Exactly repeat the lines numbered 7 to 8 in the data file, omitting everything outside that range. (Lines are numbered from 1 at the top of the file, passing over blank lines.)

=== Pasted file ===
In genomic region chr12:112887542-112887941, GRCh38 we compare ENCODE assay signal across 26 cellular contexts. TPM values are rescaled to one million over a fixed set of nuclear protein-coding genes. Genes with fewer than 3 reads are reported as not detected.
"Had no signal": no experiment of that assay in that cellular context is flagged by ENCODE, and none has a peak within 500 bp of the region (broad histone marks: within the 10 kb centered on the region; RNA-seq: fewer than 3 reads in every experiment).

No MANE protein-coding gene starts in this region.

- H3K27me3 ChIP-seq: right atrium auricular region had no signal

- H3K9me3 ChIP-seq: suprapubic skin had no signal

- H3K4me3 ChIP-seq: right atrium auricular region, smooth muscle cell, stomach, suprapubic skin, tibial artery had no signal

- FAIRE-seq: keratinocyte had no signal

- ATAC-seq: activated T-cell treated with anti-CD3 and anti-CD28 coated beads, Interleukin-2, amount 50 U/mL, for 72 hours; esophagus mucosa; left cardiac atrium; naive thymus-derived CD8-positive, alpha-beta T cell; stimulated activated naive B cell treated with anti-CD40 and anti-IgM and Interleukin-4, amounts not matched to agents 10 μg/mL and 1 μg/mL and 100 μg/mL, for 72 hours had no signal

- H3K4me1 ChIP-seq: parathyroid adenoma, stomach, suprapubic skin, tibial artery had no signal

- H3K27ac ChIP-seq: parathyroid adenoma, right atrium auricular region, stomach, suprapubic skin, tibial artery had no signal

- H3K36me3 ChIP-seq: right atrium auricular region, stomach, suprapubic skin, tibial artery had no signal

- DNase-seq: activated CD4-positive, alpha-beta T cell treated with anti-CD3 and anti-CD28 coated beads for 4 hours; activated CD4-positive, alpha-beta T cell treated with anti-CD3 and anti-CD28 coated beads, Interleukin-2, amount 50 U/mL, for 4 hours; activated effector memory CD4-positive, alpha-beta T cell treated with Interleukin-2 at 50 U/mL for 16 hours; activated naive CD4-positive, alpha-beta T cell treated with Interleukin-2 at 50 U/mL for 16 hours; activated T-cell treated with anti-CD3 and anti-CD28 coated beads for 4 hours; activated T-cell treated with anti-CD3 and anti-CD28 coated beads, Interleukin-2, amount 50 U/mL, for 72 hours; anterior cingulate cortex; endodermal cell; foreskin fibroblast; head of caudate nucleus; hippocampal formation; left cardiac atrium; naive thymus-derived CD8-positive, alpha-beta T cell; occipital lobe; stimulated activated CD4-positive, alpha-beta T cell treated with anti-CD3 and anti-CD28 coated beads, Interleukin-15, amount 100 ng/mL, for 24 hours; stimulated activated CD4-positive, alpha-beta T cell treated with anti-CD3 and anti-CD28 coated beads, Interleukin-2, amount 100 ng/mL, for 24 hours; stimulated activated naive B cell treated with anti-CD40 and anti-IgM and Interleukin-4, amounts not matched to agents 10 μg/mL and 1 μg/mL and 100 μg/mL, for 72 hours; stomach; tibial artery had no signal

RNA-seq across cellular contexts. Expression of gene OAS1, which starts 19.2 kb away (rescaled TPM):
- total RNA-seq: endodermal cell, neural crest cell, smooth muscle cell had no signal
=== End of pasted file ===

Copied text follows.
- FAIRE-seq: keratinocyte had no signal

- ATAC-seq: activated T-cell treated with anti-CD3 and anti-CD28 coated beads, Interleukin-2, amount 50 U/mL, for 72 hours; esophagus mucosa; left cardiac atrium; naive thymus-derived CD8-positive, alpha-beta T cell; stimulated activated naive B cell treated with anti-CD40 and anti-IgM and Interleukin-4, amounts not matched to agents 10 μg/mL and 1 μg/mL and 100 μg/mL, for 72 hours had no signal